Wages of a dermatologist by month

Based on the average salary of a dermatologist, they can earn $22,570 per month. Dermatologist salary can vary based on specialization (such as pediatric dermatology) and state.

Wage growth

Based on information from 2018. Dermatologists made an average of $195,630 per year. Salary generally began at $57,880. 197% more than the national average.

By state

  • Alabama: $331,000 per year
  • Alaska: $155,695 per year
  • Arizona: $190,094 per year
  • Arkansas: $184,572 per year
  • California: $255,246 per year
  • Colorado: $154,107 per year
  • Connecticut: $90,884 per year
  • Delaware: $213,897 per year
  • Florida: $237,237 per year
  • Georgia: $177,595 per year
  • Hawaii: $341,660 per year
  • Idaho: $133,522 per year
  • Illinois: $226,839 per year
  • Indiana: $163,467 per year
  • Iowa: $125,964 per year
  • Kansas: $280,602 per year
  • Kentucky: $192,625 per year
  • Louisiana: $123,446 per year
  • Maine: $206,940 per year
  • Maryland: $361,472 per year
  • Massachusetts: $255,786 per year
  • Michigan: $213,608 per year
  • Minnesota: $131,304 per year
  • Mississippi: $267,076 per year
  • Missouri: $154,535 per year
  • Montana: $191,110 per year
  • Nebraska: $206,730 per year
  • Nevada: $120,473 per year
  • New Hampshire: $210,966 per year
  • New Jersey: $133,933 per year
  • New Mexico: $136,704 per year
  • New York: $242,066 per year
  • North Carolina: $199,390 per year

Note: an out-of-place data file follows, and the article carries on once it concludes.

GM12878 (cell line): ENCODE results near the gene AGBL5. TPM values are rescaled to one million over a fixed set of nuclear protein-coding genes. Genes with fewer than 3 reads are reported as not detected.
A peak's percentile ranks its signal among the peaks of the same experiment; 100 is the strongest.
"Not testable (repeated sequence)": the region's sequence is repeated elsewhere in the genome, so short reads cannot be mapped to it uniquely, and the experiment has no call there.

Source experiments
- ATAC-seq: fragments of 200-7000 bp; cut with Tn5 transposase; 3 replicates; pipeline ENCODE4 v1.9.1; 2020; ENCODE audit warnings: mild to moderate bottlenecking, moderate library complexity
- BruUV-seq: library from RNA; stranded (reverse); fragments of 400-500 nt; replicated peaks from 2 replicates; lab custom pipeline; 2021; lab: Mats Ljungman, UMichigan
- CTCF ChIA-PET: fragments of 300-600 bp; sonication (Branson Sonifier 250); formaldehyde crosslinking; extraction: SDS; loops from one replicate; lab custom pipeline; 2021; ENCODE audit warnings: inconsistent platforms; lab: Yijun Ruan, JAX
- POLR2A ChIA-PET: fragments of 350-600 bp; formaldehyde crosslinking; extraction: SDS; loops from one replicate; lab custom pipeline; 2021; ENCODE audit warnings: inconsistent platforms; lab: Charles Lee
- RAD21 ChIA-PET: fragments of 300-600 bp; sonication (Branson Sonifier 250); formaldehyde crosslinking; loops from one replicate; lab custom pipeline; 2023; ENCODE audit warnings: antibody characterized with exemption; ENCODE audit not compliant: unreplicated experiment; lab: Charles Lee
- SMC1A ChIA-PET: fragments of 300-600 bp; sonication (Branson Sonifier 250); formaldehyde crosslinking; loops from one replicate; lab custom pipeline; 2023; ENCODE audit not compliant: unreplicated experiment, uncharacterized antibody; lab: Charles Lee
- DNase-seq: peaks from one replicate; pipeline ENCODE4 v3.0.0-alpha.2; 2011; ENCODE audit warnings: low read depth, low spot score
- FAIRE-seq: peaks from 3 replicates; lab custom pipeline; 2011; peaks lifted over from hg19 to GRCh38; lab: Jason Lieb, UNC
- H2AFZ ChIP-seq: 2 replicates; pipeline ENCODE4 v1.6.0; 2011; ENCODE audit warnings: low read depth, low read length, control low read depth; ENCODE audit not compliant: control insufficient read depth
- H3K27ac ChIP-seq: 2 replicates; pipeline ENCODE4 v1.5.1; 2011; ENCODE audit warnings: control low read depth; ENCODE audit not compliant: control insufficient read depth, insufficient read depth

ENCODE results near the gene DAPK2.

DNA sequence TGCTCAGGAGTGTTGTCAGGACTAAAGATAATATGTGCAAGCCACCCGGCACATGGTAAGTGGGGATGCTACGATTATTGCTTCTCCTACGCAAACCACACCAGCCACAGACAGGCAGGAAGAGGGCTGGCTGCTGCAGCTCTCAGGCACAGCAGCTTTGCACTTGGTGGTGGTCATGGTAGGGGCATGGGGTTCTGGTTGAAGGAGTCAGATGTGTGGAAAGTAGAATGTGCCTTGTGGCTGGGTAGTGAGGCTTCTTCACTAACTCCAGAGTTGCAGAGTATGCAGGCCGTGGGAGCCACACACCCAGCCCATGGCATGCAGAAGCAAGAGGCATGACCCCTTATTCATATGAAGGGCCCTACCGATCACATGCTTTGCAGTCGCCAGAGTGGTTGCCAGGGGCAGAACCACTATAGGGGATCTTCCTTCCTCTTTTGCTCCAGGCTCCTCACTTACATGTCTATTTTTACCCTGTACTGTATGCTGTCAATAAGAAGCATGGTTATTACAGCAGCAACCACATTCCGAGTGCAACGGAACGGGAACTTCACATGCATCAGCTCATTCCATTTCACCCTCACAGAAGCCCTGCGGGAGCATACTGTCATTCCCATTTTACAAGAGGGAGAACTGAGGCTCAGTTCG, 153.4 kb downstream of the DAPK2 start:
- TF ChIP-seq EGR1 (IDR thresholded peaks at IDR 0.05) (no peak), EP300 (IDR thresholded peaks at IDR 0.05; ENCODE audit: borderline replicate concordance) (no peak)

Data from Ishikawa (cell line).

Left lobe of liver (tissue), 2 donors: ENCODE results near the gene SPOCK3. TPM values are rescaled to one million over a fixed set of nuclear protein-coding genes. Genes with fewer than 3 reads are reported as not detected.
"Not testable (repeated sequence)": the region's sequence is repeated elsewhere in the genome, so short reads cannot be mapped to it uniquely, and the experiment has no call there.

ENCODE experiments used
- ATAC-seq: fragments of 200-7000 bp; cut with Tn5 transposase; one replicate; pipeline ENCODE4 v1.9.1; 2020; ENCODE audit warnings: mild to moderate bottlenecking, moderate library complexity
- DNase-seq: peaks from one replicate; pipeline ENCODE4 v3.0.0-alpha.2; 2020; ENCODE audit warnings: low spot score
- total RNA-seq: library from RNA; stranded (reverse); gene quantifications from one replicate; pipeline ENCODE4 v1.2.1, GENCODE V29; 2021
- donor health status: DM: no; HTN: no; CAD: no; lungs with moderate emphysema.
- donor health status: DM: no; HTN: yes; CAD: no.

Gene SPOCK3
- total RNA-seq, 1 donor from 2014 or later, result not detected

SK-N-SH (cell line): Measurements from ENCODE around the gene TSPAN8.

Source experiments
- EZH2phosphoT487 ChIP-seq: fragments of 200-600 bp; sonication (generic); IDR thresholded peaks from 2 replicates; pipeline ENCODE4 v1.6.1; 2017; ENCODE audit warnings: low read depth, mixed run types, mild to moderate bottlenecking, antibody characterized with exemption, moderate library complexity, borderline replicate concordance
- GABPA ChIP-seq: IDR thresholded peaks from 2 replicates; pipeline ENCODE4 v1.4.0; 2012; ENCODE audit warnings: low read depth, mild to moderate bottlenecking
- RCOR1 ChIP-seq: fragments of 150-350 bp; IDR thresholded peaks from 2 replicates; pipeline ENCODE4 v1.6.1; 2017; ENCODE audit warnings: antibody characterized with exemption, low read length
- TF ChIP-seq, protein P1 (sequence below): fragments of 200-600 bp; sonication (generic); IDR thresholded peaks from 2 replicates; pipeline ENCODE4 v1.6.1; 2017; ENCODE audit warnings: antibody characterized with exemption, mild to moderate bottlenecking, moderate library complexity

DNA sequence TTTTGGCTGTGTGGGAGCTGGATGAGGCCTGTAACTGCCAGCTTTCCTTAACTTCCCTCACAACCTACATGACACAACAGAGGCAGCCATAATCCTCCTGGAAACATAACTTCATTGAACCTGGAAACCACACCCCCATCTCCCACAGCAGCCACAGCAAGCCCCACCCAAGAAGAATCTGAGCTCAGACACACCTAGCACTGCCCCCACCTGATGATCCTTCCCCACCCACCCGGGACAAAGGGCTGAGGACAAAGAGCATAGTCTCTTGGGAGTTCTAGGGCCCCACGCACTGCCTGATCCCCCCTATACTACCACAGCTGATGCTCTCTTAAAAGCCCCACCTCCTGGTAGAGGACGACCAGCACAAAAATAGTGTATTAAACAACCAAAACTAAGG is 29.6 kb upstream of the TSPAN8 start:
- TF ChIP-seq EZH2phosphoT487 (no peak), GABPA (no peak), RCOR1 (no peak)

• North Dakota: $201,8915 per year
  • Ohio: $132,108 per year
  • Oklahoma: $202,356 per year
  • Oregon: $221,205 per year
  • Pennsylvania: $305,671 per year
  • Rhode Island: $175,619 per year
  • South Carolina: $292,007 per year
  • South Dakota: $313,642 per year
  • Tennessee: $220,942 per year
  • Texas: $105,911 per year
  • Utah: $207,801 per year
  • Vermont: $207,558 per year
  • Virginia: $145,418 per year
  • Washington: $347,821 per year
  • West Virginia: $199,055 per year
  • Wisconsin: $199,123 per year
  • Wyoming: $206,496 per year

Job market outlook

According to the Bureau of Labor Statistics (BLS), physician and surgeon employment growth in the United States is expected to increase by 4% by 2029. This is the average growth rate for all vocations. According to BLS statistics, the reasons include an older population with increased health care demands and a rise in skin cancer diagnosis.

How to increase earnings as a dermatologist

Consider the following strategies to assist you in increasing your earning potential as a dermatologist:

Relocate

Where you reside has an effect on how much money you earn. Dermatologists are paid substantially more in various states in the United States. If you're earning less than you'd like, investigate which states pay dermatologists the most and consider migrating there. Bear in mind, though, that the cost of living can be greater as well.

Change workplaces

Dermatologists operate in hospitals, alongside other physicians in multi-specialty offices, or independently. Each of these employment environments might attract a varying salary. Hospitals, for example, pay dermatologists less than multi-specialty clinics. Consider switching to a higher-paying job.

how much do dermatologists make

Consider a specialization

Dermatology is divided into numerous subspecialties, including pediatric dermatology, cosmetic dermatology, and veterinary dermatology. Not all specialities are equally compensated. Your specialty can be one of the dermatological specialities with the lowest pay. Consider pursuing more training in a different, more lucrative specialty.

Gain more experience